While for a long time people thought sensitive was a ‘type,’ it can actually occur across any variation of skin. Here we explain what it is, and the best way to treat it.
Pigmentation is caused by the over-production of melanin in the skin. Melanin is what gives our skin colour and dictates whether we have fair or dark skin.
What causes pigmentation?
Pigmentation can be epidermal (on the surface), dermal (deep), or a mixture of both.
The over-production of melanin can be caused by factors such as UV exposure and skin trauma, as well as a range of inherited conditions.
The development of pigmentation can also be hormone-related so may occur during pregnancy, menopause or when taking medication that effects hormone levels such as the oral contraceptive pill or Hormone Replacement Therapy.
How can I prevent pigmentation?
The severity of pigmentation can be influenced by sun exposure, so sunscreen will be the most important weapon in your skincare artillery.
Choose a sunscreen with a high factor and a broad spectrum of protection against both UV-A and UV-B rays. Where possible you should try to limit your time outdoors when the sun is at its peak (in Australia, unfortunately that means from about 10am to 3pm). Most weather Apps will tell you when UV is peaking.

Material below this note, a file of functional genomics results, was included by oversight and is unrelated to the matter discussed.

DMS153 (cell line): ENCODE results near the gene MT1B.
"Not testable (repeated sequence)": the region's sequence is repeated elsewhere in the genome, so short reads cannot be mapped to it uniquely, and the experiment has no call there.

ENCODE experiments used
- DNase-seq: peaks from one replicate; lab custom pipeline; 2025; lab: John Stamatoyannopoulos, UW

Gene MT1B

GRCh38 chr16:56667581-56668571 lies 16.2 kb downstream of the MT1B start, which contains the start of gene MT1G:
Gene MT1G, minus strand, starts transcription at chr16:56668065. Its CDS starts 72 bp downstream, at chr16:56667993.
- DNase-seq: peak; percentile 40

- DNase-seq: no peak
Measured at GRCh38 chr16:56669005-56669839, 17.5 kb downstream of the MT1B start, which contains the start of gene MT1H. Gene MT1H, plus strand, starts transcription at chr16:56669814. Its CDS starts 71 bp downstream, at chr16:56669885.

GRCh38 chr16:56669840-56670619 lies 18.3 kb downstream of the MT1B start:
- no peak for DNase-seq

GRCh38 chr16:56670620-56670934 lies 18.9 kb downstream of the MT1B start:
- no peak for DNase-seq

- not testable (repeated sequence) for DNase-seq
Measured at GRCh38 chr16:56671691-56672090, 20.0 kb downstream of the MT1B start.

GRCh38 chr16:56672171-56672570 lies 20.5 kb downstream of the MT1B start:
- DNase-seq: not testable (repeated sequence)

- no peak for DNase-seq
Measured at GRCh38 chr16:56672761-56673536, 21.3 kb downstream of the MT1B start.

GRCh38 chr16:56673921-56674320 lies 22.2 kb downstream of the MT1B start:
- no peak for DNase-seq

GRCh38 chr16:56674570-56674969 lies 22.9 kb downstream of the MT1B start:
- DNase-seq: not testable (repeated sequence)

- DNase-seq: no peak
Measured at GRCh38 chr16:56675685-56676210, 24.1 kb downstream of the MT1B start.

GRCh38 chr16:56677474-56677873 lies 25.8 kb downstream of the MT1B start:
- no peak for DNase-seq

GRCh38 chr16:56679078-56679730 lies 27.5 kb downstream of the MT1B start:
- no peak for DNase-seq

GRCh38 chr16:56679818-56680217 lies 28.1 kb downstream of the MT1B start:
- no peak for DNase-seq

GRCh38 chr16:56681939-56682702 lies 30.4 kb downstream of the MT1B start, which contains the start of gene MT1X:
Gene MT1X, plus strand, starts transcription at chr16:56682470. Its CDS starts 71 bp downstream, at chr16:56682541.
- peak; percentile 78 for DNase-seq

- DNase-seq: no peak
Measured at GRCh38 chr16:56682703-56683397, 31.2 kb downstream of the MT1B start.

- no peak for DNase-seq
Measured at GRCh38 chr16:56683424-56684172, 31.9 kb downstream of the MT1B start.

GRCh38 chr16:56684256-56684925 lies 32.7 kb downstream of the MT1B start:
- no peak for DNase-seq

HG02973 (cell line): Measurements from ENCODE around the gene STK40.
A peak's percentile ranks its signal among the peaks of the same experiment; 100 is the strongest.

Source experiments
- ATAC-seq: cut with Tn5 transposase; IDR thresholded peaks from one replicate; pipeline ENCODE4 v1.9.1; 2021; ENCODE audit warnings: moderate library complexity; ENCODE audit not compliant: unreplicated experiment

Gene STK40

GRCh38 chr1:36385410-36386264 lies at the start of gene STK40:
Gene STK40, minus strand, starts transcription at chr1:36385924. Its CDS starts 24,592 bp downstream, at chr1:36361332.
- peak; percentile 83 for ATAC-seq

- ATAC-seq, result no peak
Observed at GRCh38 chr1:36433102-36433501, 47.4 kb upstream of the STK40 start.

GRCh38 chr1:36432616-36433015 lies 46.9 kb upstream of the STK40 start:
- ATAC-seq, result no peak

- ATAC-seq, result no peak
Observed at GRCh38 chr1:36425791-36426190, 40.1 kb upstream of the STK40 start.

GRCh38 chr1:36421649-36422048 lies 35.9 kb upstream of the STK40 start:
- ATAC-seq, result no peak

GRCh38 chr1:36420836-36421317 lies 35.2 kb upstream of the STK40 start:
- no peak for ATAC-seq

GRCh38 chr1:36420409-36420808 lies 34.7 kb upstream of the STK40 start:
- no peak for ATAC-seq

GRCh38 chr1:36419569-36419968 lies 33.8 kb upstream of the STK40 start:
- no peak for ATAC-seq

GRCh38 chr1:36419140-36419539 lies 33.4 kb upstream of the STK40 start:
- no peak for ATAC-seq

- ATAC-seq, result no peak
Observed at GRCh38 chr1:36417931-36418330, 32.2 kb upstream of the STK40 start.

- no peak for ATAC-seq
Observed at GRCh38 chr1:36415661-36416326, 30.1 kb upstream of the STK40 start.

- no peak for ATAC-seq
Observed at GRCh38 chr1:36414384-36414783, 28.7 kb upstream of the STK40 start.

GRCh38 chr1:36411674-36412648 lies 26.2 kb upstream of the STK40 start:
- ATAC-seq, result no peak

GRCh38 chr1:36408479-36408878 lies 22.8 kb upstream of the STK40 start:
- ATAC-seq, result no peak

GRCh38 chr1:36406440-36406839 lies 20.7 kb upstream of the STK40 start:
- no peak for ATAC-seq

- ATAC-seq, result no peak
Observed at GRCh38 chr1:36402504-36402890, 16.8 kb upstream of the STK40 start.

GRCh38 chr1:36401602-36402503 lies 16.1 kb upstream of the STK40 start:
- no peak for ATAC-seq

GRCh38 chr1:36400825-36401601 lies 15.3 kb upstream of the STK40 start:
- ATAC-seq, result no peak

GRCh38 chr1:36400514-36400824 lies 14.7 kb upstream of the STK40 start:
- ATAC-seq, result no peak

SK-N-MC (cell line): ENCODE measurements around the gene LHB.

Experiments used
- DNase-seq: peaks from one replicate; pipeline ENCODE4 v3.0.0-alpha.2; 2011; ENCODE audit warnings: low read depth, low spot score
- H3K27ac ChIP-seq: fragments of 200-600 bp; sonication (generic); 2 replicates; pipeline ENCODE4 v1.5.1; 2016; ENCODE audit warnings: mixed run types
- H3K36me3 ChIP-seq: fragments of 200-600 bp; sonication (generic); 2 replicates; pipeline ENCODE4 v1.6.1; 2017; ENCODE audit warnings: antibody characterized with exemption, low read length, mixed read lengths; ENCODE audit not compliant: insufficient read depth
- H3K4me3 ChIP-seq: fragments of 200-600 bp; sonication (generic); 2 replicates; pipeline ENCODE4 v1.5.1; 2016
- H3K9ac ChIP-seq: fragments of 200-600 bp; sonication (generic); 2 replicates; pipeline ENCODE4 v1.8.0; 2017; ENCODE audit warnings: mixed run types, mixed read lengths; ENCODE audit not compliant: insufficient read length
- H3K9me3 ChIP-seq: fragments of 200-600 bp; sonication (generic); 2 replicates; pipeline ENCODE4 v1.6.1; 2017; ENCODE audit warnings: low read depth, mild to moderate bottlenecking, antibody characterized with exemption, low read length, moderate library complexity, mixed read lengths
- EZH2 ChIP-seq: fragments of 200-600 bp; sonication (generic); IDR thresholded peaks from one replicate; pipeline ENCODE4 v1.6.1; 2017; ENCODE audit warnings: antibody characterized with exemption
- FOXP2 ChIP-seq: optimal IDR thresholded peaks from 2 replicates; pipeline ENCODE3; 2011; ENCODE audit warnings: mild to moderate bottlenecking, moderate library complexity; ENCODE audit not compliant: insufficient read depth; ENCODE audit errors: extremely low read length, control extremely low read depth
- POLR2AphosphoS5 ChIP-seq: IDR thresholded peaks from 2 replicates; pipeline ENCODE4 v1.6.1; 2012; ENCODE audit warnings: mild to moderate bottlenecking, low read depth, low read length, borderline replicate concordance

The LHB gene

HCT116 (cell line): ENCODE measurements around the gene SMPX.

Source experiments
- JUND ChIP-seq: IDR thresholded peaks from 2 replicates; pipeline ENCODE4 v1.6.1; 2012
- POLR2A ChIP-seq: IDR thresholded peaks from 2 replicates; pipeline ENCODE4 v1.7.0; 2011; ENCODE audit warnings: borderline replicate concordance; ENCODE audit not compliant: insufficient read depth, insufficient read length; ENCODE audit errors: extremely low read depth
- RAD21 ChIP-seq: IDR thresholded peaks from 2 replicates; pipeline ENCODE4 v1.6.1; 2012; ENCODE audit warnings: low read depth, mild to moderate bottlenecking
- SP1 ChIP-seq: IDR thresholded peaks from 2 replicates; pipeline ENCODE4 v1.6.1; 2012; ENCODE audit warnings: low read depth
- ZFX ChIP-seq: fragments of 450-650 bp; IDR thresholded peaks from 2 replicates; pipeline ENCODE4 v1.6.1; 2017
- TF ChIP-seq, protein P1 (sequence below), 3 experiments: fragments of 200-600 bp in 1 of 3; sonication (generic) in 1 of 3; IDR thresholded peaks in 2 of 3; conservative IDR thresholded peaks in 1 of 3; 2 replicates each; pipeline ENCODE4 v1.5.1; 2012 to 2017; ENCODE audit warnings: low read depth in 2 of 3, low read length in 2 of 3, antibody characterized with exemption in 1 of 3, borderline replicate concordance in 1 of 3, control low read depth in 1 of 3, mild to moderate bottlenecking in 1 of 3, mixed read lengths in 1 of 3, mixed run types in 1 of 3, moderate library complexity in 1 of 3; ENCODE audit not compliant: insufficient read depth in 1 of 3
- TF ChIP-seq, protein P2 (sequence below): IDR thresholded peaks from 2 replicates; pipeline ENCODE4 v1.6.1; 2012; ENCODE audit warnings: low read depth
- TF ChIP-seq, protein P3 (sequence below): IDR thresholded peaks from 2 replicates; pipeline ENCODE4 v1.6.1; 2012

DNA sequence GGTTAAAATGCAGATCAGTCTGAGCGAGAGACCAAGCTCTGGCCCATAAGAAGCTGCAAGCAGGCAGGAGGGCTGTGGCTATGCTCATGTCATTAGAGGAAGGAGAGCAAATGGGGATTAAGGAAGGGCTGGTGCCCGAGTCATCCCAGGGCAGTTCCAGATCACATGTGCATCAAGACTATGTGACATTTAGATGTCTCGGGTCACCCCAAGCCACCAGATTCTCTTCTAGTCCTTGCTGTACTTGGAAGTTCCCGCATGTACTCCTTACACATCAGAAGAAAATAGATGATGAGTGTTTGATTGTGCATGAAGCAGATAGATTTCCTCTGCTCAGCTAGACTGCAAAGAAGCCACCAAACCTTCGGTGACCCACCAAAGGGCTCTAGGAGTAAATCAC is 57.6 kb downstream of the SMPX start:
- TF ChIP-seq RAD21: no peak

Be wary of your meds and lotions
Some skin treatments, medications and skin care products can increase your skin’s risk of developing pigmentation. If you are planning to undergo a skin treatment, one of our Script practitioners will be able to discuss potential risks with you and give you the go-ahead if it’s safe.
If you are taking a prescription medication and you normally spend a great deal of time outdoors, ask your health care professional whether you should take any special precautions.
Be aware that certain non-prescription skin care products containing Alpha-Hydroxy Acids or Vitamin A can make your skin more vulnerable to damage from sunlight so when using them you need to ensure you also use a sunscreen.
Here are some key skincare ingredients to look out for when choosing the right skincare to combat pigmentation:
- Vitamin B (niacinamide)
- Tyrosinase inhibitors
- Vitamin A (sunscreen is a must)
If pigmentation does happen to be one of your key skin concerns, we can take the complexities of finding the right products away with our simple online test.
Or alternatively, come and see us in store.
Vitamin A is often called the ‘normalising’ vitamin. But don’t let that fool you. It’s the only vitamin with proven clinical benefits, a major player in your anti-ageing artillery, and when it comes to supporting and normalising the skin’s functions, it can be a saviour for acne sufferers too.